8. brian eiland
    Joined: Jun 2002
    Posts: 4,964
    Likes: 188, Points: 73, Legacy Rep: 1903
    Location: St Augustine Fl, Thailand

    brian eiland Senior Member

    Interesting concept....nice presentation.

    I'll just make this posting so I can be notified of new discussions...limited time at the moment
  9. Guillermo
    Joined: Mar 2005
    Posts: 3,644
    Likes: 188, Points: 63, Legacy Rep: 2247
    Location: Pontevedra, Spain

    Guillermo Ingeniero Naval

    Yeap. I'll follow up too.

  10. safewalrus
    Joined: Feb 2005
    Posts: 4,742
    Likes: 78, Points: 0, Legacy Rep: 659
    Location: Cornwall, England

    safewalrus Ancient Marriner

    Now that is a nice looking boat!! I shall follow this with interest! Can't see why it won't work, but somebody will come up with a reason why not (usually me!!) You may not be too popular with the 'sailing set' for pinching ideas but hell, most ideas these days are rehashes of older ideas - in new clothes!! As they say there's nothing new under the sun - no but you can rethink the old ones, and this looks like a damn good rethink!! And to hell with patents etc if it works - use it!!
  11. yipster
    Joined: Oct 2002
    Posts: 3,486
    Likes: 96, Points: 58, Legacy Rep: 1148
    Location: netherlands

    yipster designer

    months back i've done deep searches on the net on masts, telescopic too
    sounds good but could not think of or find any satisfying looking systems
    multi stayed and shrouded perhaps but freestanding is i think a tall order
    and the hoyt sail has some lateen sail handicaps like tacking i belive
    let me be not to grumpy as i like the thinking, keep me posted too :)
  12. Timothy
    Joined: Oct 2004
    Posts: 307
    Likes: 15, Points: 18, Legacy Rep: 202
    Location: canada

    Timothy Senior Member

    While rigging my windsurfer here in Thailand I got to thinking about my concept for the junk lateen rig and I thought why not put the telescoping sections in a luff pocket and essentially slide a fully rigged 12 meter windsurf rig up the mast. The problem would be to somehow lock in the sail shape using luff pocket and batten tension and to still allow the sail to be reefed. I went home later and turned on my fantasy machine and came up with this. The mast sections are elliptical D shapes and the battens are on cars that allow the battens to slide from one side of the mast to the other, and the cars themselves slide up the mast sections on tracks that angle out from the mast section before they terminate causing the battens to tension the sail. The mast is kinked and rotates and because the yard is fixed to the mast on its own car and the boom is not, as the sail twists (limited by the travel of the boom ), the rig should cant to windward and the luff pocket ( perhaps 20% of the cord) tensioned by the battens and shaped by the mast should provide for attached laminar flow. Not clear? Or just not possible? Even if it is possible would it be better to have the thicker wing shaped foil or stay with the thin sectioned foil of the junk lateen rig and live with the drag and engineering problems of the offset mast? Any way attached is a short animation as how I think the thing may work. Chuckles.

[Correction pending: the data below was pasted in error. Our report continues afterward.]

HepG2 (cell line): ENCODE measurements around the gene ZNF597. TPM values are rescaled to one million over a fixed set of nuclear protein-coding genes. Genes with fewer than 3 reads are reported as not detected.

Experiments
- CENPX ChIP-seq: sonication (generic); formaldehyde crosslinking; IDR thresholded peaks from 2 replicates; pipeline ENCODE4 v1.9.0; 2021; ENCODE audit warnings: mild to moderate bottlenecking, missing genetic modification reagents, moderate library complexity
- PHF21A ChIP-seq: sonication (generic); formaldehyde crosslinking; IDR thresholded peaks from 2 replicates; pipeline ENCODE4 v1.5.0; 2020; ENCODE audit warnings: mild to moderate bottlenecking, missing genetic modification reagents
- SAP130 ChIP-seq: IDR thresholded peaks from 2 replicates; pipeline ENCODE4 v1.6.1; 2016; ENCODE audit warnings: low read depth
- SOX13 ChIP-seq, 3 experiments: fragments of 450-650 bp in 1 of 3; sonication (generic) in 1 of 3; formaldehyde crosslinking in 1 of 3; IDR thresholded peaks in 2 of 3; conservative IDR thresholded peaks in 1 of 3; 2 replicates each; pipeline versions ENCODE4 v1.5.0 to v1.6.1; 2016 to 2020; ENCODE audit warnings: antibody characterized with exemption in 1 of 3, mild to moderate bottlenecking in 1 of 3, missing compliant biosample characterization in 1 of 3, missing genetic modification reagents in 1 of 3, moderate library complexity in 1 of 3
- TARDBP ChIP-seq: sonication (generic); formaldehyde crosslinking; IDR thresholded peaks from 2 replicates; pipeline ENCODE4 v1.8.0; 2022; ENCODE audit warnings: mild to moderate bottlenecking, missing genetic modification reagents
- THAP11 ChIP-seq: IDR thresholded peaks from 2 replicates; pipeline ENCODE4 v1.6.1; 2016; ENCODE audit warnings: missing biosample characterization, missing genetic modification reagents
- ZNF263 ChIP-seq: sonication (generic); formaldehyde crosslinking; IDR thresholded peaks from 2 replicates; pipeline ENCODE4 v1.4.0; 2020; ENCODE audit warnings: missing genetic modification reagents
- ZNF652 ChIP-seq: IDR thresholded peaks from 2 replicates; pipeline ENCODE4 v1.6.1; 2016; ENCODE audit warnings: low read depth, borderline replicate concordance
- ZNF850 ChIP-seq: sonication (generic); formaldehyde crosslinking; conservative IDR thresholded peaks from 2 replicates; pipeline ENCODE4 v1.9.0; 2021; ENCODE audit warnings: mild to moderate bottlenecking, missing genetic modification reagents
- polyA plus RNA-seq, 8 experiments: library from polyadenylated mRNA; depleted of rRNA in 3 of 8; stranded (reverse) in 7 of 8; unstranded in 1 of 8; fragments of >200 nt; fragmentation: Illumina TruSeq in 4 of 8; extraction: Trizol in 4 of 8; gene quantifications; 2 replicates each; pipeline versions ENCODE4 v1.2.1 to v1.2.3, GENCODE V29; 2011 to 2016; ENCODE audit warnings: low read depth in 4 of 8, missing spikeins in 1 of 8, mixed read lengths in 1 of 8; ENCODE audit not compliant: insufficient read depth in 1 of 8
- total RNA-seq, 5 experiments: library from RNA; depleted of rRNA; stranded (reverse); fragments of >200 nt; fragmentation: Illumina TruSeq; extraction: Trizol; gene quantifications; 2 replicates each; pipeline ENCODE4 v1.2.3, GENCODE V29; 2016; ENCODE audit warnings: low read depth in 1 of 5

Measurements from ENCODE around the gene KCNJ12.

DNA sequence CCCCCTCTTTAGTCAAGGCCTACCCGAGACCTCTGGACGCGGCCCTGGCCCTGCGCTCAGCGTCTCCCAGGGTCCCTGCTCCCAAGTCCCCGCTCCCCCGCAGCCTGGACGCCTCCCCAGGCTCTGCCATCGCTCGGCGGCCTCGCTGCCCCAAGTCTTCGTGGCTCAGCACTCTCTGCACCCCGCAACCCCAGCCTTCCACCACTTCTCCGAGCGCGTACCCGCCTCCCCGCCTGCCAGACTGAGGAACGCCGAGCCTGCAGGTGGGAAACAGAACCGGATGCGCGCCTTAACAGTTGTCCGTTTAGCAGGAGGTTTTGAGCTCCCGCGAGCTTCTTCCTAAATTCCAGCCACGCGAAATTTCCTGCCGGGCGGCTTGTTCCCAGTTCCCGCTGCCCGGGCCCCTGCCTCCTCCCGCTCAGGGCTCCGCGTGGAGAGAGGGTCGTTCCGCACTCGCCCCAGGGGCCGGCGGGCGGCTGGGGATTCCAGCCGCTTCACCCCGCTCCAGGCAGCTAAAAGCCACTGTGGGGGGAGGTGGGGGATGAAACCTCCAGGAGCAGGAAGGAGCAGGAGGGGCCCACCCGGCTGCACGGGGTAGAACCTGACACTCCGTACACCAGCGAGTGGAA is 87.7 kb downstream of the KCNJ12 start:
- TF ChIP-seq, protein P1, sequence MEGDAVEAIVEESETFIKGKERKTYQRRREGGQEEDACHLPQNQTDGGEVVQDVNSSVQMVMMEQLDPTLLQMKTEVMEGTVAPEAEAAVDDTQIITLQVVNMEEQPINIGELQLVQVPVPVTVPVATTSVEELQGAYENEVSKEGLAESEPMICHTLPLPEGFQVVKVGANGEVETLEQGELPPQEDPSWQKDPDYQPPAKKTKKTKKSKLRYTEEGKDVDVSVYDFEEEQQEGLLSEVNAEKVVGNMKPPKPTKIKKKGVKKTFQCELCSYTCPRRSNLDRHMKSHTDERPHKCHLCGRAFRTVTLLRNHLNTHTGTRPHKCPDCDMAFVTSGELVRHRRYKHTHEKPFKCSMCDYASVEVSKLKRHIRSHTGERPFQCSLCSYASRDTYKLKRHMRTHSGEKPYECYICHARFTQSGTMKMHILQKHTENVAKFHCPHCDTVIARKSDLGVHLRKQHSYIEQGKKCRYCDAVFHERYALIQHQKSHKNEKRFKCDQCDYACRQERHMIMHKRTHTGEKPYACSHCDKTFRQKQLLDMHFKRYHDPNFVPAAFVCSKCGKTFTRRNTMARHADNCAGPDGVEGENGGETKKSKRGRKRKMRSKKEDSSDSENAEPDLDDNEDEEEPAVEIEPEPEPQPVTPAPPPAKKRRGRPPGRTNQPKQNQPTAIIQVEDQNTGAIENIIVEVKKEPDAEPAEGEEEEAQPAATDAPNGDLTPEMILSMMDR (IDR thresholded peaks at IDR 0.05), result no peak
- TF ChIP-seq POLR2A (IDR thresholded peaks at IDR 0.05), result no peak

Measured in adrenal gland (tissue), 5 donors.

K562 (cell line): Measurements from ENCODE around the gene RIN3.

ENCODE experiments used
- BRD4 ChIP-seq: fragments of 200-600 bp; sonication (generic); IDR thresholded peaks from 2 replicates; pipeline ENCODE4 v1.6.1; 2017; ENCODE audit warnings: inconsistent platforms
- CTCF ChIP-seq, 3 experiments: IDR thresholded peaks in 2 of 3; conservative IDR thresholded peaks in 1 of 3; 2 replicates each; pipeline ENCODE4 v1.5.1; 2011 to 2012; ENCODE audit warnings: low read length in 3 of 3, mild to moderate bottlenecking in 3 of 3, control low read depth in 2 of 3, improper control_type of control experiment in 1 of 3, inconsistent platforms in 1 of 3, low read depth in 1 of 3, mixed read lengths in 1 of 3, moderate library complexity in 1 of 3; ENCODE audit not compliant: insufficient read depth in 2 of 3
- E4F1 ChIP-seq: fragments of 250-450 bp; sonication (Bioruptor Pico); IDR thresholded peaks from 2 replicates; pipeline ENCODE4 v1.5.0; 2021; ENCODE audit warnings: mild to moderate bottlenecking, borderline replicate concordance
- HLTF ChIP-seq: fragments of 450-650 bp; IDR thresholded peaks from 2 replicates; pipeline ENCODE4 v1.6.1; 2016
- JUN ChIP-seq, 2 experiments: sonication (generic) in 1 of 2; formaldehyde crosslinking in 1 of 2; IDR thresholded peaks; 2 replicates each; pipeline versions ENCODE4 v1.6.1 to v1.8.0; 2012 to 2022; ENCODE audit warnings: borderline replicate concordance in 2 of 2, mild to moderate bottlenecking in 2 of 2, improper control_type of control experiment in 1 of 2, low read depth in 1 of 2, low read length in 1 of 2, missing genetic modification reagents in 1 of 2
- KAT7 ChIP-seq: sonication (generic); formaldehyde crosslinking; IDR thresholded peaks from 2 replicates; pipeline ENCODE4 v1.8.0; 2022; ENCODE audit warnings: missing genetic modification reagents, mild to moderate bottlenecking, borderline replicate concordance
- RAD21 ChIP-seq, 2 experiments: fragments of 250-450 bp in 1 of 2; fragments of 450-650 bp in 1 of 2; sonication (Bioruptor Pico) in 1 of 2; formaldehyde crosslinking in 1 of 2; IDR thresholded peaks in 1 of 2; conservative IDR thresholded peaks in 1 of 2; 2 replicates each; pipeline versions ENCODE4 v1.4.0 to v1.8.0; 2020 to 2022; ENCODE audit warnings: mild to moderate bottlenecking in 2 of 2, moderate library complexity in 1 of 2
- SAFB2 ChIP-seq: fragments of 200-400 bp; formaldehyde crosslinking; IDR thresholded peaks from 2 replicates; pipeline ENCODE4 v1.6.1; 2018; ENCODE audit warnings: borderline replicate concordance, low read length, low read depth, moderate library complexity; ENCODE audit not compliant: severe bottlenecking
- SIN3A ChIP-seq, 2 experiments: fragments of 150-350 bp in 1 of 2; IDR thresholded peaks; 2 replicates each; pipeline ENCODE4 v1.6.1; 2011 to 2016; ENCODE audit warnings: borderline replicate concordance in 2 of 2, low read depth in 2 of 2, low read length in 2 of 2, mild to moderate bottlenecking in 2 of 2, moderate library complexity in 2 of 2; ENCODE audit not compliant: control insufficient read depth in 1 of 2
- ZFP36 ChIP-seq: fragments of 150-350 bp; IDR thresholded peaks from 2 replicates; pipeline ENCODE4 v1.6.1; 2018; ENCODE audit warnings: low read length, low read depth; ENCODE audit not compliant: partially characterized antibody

Attached Files:

  13. timothy22
    Joined: Feb 2008
    Posts: 95
    Likes: 6, Points: 0, Legacy Rep: 76
    Location: florida

    timothy22 Junior Member

    Very nice concept. Phil Bolger is a fan of big mains and small mizzens way aft, so you are within the range of doable there. The rig looks very much like the old sliding gunter rig, so again, doable. The knock on the sliding gunter was that above dinghy size the gunter was a beast with all that weight up high waving back and forth, especially when gybing or reefing in a breeze when the halyard was eased. I do have some reservatons with all those parts flying in loose formation. That is a lot of stuff that has to slide and not bind when wet and stressed. I know for a fact that a sail with a luff pocket for the mast will bind when wet. A somewhat simpler solution might be a rotating wingmast of say 10% of chord length with luff track, full battens and the gunter mounted on 2 cars spaced apart to tame the beast a little. I know someone has worked out a system for overrotating the mast on each tack so the lee side of the mast lines up with the battens. Or you could stick with what you have, use standard cars in pairs, one on each track each with its own batten. And a yard for each side as well. Now you can have two sails side by side forming a true wingshaped airfoil that can be opened out to double its size downwind. And that idea is stolen, too, so you would be consistent.
  14. Cutta
    Joined: Oct 2009
    Posts: 5
    Likes: 0, Points: 0, Legacy Rep: 10
    Location: Queensland, Australia

    Cutta Junior Member

    Wondering how this is going - any developments - would certainly like to see this or similar built

  15. sean9c
    Joined: Jan 2011
    Posts: 289
    Likes: 4, Points: 18, Legacy Rep: 35
    Location: Anacortes,WA

    sean9c Senior Member

    Looks like a Nigel Irens hull
Forum posts represent the experience, opinion, and view of individual users. Boat Design Net does not necessarily endorse nor share the view of each individual post.
When making potentially dangerous or financial decisions, always employ and consult appropriate professionals. Your circumstances or experience may be different.